July has not been kind to the US legal sports betting industry. So far, the states that have reported their July figures have experienced double-digit month-to-month across-the-board decreases thanks to a limited sports betting menu and the fact that summer is characterized by outside, non-sports viewing activities.
New Jersey, the undisputed King of the Bet-Friendly states released their July figures Monday and unfortunately, they followed the broader US legal sports betting industry pattern of stark handle drop-offs coupled with a disappointing revenue slide.
“Casual sports bettors engage with sportsbooks less frequently in the heart of the summer,” David Danzis, lead analyst for PlayNJ.com said. “But the good news for sportsbooks is that sports betting will soon start to gain momentum as casual bettors return home from summer vacations and begin to turn their focus to football.”
Looking at Some Numbers
New Jersey’s sports betting scene is reporting their worst sports wagering to handle this year and the first time since July 2020 that the totals came in under the $600 million plateau.
The New Jersey Division of Gaming Enforcement identified a $578.7 million sports betting handle in July, a healthy 24.5% month-over-month drop from the $766.9 million that the state’s sportsbooks took in during June. It is over $400 million off the record $996.3 million total from December and well under the previous 2021-low of $743 million from February.
Mobile Take and Revenues
New Jersey’s impressive mobile sports betting apps continued to dominate the overall handle, still contributing about 91.5% of the total. That said, the mobile sports betting total in The Garden State dropped 22.5% from $683 million in June to $529.4 million in July.
Revenues followed the New Jersey sports betting handle down the rabbit hole in July. Sportsbooks in the state made just under $55 million last month, down a troubling 22.9% from the $71.3 million in profits reported in June. The July hold rate for sportsbooks came in at 9.5%.
The New Jersey Division of Gaming Enforcement reported $8.3 million in tax revenue being generated for the state from July’s sports betting profits.
Year-Over-Year and Year-to-Date Numbers
Unsurprisingly, year-over-year increases for the New Jersey legal sports betting scene are drastic, proving just how impactful the COVID-19 pandemic was on the industry.
The handle alone from July-2020 to July 2021 jumped 83.7% from $315.1 million to $578.7 million. Revenues in July 2020 were just $29.6 million, 86% less than the $55 million generated just last month.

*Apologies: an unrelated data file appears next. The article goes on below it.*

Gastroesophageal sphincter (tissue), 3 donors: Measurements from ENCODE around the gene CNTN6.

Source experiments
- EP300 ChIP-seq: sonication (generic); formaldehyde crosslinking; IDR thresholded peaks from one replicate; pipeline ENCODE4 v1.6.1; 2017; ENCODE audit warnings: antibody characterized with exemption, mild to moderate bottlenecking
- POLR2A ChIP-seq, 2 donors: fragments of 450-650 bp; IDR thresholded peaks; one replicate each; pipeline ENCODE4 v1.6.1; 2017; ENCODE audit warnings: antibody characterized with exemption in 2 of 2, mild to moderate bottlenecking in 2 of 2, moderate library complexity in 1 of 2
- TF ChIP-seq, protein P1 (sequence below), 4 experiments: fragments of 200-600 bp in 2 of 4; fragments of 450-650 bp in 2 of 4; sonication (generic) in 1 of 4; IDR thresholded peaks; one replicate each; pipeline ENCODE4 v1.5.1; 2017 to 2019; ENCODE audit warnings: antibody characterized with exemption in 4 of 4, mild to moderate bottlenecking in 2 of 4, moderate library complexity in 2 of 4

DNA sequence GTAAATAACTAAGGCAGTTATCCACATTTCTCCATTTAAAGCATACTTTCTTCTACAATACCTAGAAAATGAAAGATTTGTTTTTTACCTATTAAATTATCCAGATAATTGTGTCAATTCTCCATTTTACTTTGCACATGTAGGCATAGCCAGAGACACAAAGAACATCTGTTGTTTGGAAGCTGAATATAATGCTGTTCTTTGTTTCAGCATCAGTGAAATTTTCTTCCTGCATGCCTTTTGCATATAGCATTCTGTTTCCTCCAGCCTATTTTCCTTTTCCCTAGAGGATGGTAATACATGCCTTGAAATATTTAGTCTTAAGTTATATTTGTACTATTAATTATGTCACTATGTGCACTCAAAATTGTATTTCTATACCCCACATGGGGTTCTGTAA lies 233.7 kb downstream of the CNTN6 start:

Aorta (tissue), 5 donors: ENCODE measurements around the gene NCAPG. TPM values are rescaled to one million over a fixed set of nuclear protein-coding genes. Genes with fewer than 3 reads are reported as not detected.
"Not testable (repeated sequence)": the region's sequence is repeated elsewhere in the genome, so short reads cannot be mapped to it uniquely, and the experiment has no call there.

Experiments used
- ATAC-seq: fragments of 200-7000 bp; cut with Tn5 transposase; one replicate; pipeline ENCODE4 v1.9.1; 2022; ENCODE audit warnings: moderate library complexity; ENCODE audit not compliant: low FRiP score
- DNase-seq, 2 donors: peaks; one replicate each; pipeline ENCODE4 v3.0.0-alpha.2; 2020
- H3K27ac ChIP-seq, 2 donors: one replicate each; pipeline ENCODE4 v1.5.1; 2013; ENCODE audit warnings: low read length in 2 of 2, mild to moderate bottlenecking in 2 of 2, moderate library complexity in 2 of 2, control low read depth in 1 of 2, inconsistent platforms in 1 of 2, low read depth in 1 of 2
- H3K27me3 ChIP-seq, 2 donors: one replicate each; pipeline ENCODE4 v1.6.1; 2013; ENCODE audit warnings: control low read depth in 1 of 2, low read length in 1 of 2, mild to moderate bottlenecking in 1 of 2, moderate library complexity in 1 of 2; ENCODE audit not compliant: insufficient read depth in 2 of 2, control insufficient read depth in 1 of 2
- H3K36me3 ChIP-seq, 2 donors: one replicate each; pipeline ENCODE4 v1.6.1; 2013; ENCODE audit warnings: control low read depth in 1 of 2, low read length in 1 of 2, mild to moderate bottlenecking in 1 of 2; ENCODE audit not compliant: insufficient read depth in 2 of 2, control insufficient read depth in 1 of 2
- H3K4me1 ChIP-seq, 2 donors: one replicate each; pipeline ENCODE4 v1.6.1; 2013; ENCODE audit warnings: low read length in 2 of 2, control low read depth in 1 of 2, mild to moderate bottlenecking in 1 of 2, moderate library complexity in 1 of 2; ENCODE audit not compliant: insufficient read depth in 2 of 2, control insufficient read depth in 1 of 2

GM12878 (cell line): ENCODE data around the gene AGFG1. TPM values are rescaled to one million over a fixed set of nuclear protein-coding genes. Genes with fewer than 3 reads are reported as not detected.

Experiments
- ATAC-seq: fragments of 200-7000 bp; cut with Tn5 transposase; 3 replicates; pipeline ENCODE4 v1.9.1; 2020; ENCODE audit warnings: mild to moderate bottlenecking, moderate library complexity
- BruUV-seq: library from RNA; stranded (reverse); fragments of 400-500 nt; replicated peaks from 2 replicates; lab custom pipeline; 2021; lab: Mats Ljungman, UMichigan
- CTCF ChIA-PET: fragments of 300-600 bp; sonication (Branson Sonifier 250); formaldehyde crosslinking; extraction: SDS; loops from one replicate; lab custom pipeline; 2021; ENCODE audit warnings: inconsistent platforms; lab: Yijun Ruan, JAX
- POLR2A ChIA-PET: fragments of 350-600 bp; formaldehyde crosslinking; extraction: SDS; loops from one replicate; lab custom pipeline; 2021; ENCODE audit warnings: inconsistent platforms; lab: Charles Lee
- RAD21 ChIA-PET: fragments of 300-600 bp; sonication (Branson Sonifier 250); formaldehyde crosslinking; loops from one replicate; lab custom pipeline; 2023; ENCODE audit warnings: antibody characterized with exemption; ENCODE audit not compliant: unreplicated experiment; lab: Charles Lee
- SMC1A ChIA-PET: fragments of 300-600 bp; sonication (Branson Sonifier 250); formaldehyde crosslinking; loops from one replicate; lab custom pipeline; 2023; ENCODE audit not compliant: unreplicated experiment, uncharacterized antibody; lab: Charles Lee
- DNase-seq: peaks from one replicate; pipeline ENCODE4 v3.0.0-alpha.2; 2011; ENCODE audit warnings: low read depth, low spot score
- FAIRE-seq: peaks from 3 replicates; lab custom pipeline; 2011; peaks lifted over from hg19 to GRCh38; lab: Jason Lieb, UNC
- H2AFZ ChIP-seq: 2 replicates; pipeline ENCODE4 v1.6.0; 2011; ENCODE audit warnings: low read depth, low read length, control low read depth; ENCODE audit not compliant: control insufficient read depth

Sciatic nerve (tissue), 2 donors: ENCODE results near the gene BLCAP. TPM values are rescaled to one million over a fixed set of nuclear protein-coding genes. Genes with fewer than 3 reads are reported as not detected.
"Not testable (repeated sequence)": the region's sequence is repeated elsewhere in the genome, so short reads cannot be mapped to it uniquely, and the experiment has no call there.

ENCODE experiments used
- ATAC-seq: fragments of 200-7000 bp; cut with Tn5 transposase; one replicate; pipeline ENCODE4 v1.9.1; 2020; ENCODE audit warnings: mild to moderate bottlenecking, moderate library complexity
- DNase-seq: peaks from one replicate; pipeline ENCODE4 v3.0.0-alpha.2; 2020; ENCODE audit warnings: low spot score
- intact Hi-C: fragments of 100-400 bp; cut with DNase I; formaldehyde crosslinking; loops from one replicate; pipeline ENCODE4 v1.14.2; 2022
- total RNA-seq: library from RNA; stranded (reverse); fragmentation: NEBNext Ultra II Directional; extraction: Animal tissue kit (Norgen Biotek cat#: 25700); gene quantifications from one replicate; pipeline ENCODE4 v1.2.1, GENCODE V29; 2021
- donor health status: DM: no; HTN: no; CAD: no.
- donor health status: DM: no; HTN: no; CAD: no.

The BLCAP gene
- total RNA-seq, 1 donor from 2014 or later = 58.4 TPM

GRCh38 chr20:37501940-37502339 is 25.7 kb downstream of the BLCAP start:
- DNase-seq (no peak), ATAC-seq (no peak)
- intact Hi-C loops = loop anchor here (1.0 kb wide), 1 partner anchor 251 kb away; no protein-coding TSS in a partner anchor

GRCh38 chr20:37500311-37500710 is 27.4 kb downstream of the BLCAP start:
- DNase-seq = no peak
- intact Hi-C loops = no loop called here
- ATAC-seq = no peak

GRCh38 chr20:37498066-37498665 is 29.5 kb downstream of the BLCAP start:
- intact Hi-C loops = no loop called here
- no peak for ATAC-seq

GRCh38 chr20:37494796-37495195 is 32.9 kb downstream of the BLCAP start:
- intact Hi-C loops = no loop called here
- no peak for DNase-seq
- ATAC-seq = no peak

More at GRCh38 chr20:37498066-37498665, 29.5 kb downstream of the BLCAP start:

As far as year-to-date numbers, New Jersey sportsbooks appear to be on a record-breaking path after July’s totals. After seven months, The Garden State sportsbooks have taken in $5.5 billion in bets and have generated $423.3 million in revenue – far eclipsing the pace that saw New Jersey bettors spend a record $6 billion on sports betting in 2020.
Baseball was able to bail out the New Jersey sports betting scene in July. Those that were expecting the Olympics to provide a spark, will be disappointed. Baseball was responsible for $195.4 million in July, up from $169.3 million in June. Basketball was a distant second with $74.8 million in July, down from $190.9 million in June.
Parlays were responsible for $134.1 million, good for just over 23% of July bets in New Jersey.
“The Olympics didn’t cause a spike in volume, which was held down even more by the significant difference in time zones,” said Eric Ramsey, an analyst for the PlayUSA.com Network, which includes PlayNJ.com. “The NBA Finals helped the state’s sportsbooks avoid a steeper decline, and the Olympics did offer sportsbooks a chance to reach new customers, which can be valuable down the road.”
No Need to Panic
July brought New Jersey closer to the pack than they have been in the year. But good news comes with the start of the NFL season which is about seven weeks away.
If New York can finally get their ducks in a row, there could be an impact on New Jersey’s overall handle, but expectations are that New Jersey should continue to lead the race for the most bet-friendly state in the US and should approach, if not pass their nearly $1 billion records monthly handle before the calendar flips to 2022.
So, there is no need to panic about New Jersey’s disappointing summer slump. The Garden State has been as reliable and as impressive as any in the country. While Nevada and Pennsylvania may threaten New Jersey, the Garden State is expected to lead the way and maintain its status as the model for which other states follow.